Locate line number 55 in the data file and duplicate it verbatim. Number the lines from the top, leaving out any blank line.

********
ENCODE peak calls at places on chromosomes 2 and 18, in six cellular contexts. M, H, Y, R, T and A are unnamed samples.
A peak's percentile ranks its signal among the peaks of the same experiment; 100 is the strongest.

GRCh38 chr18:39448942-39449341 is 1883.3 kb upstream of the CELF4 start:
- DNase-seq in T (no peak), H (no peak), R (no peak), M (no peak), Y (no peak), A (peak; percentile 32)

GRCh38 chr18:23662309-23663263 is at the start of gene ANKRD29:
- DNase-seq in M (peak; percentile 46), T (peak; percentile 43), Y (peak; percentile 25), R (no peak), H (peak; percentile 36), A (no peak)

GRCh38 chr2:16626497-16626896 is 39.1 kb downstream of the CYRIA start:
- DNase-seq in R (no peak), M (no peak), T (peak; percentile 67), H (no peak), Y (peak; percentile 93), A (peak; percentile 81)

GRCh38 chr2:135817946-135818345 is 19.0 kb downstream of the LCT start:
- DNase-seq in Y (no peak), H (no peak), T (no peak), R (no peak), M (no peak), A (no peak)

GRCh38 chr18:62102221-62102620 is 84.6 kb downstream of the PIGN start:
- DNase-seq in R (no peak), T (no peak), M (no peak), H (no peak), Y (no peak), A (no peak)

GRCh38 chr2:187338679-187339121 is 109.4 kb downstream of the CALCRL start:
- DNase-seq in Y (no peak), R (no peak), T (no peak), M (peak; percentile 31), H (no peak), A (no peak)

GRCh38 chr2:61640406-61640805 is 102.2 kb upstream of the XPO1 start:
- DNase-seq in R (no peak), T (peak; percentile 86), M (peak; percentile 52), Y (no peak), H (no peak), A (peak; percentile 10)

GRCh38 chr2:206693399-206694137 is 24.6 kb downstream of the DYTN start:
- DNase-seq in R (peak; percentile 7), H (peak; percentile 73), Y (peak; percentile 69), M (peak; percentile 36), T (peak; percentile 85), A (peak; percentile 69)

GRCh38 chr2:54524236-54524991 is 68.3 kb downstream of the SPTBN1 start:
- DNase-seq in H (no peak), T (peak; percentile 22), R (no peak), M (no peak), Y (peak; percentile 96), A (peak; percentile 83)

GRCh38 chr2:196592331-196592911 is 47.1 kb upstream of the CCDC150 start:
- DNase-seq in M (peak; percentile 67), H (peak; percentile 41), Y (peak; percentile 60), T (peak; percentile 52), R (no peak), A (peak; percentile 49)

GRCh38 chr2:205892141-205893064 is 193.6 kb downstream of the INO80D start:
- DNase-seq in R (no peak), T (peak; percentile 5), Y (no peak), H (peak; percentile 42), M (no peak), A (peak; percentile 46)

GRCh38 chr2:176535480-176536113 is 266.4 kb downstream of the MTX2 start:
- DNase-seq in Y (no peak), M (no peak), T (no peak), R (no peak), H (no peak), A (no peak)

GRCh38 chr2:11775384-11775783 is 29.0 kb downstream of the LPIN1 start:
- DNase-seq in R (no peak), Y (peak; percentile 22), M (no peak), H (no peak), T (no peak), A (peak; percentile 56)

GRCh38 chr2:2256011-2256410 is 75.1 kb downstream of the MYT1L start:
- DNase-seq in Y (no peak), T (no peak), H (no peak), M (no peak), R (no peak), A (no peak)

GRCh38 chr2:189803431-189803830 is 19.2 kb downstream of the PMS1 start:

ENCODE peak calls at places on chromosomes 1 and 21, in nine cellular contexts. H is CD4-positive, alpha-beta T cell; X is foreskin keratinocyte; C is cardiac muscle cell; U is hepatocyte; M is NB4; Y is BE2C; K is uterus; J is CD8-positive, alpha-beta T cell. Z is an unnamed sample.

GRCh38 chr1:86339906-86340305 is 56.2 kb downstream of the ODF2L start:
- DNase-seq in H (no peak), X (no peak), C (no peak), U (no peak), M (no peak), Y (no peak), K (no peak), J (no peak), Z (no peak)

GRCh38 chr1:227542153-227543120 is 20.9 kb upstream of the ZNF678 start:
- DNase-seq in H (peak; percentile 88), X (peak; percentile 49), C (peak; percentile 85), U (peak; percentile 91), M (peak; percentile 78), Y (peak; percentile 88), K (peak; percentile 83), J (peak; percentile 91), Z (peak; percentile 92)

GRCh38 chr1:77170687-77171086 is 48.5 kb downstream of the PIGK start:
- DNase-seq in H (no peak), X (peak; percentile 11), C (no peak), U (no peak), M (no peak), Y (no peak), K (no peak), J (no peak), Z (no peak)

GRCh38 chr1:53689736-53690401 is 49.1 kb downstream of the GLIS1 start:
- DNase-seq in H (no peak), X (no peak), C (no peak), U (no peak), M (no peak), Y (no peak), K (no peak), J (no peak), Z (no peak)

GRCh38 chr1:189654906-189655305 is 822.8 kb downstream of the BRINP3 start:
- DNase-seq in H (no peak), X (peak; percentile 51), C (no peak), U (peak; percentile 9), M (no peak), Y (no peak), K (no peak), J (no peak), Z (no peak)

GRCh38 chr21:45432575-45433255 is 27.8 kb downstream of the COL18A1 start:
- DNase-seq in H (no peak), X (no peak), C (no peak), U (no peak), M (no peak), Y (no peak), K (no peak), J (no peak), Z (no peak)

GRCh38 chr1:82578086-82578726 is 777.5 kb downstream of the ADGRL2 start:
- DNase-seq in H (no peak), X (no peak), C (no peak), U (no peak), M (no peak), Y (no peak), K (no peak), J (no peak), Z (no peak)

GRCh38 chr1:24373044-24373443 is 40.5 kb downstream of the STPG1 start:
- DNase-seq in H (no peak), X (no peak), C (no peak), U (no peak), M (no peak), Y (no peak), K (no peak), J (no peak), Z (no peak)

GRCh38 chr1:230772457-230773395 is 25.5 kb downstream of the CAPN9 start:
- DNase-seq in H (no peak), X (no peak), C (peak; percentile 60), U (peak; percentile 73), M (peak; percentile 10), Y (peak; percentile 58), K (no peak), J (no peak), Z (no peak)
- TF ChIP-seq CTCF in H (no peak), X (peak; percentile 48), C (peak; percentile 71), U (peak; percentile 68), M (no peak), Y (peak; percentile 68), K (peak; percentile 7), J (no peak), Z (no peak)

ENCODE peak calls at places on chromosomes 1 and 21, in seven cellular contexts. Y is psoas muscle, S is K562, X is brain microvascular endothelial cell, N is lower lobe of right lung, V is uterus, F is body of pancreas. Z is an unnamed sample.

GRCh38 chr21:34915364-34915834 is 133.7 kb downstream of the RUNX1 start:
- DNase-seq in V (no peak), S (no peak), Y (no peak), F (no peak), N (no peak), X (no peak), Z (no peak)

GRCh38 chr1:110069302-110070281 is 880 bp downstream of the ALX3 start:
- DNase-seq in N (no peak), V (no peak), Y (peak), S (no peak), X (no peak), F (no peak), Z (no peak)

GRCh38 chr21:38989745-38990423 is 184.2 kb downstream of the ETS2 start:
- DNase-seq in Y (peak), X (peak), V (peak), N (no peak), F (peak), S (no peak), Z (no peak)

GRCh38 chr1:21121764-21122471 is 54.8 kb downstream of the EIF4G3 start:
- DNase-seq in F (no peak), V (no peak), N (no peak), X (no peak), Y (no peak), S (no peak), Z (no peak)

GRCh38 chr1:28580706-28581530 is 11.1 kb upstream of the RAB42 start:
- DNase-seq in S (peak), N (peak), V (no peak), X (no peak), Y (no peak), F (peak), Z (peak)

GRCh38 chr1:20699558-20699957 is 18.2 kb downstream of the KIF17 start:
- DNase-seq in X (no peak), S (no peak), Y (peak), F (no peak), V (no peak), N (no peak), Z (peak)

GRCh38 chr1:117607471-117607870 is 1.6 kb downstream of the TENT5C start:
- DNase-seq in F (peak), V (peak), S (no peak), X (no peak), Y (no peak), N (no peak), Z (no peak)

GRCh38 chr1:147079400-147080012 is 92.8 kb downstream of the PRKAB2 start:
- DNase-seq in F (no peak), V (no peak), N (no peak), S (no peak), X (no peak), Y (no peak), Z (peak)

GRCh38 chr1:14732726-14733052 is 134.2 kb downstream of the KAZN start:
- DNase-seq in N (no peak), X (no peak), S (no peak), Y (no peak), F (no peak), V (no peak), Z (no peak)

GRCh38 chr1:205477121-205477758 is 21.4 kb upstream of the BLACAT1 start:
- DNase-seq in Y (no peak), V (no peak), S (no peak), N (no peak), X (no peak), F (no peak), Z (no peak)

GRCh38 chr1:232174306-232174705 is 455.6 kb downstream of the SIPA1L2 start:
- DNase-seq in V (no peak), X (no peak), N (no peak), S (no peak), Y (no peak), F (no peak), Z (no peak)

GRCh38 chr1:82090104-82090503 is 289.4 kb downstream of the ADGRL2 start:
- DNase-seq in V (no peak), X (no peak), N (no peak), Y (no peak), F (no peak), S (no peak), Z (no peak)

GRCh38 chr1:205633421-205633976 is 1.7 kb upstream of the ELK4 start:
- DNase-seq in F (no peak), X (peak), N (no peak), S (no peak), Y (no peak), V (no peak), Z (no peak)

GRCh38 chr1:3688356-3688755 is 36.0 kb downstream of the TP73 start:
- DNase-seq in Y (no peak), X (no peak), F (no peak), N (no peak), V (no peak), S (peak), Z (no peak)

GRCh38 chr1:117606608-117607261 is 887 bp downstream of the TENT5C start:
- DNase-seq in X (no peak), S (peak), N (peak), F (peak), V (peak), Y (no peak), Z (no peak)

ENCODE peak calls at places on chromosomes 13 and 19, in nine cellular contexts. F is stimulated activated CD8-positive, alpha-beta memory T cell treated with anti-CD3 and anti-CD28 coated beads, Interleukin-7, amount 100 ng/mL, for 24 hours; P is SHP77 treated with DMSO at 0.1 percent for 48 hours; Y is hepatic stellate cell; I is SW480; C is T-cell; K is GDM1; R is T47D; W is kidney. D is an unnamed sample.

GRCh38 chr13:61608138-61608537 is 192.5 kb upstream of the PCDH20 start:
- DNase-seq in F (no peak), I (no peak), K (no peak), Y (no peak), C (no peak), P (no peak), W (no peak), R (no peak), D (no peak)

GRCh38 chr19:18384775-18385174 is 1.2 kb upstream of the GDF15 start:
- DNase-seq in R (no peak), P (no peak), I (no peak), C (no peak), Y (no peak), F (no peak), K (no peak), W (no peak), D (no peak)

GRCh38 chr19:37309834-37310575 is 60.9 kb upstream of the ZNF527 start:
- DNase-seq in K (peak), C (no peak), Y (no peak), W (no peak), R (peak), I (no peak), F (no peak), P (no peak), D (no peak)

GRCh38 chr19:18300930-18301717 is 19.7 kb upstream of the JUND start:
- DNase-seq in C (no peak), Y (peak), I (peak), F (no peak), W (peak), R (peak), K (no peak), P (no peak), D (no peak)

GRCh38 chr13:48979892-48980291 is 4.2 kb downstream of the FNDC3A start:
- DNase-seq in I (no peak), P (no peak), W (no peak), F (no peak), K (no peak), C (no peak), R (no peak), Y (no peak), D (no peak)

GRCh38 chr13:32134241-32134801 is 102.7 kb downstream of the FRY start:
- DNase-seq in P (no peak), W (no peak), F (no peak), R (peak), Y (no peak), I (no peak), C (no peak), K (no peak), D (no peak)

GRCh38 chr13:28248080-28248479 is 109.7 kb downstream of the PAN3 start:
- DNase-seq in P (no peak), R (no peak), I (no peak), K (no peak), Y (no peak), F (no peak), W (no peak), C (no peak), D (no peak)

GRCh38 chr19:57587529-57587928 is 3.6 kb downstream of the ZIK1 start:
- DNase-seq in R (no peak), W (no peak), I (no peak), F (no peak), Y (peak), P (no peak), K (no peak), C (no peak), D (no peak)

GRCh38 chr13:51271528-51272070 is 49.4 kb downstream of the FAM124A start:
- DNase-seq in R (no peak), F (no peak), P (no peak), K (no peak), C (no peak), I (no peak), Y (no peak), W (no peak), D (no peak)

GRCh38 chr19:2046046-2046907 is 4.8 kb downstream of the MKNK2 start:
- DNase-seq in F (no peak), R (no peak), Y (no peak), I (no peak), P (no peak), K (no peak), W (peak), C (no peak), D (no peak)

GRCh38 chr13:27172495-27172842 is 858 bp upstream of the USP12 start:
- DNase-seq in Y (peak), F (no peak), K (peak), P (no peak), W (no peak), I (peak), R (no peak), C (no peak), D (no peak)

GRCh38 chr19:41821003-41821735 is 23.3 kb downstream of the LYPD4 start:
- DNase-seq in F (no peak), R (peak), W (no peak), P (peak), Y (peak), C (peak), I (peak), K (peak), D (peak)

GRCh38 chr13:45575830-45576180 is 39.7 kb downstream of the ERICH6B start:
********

GRCh38 chr1:110069302-110070281 is 880 bp downstream of the ALX3 start: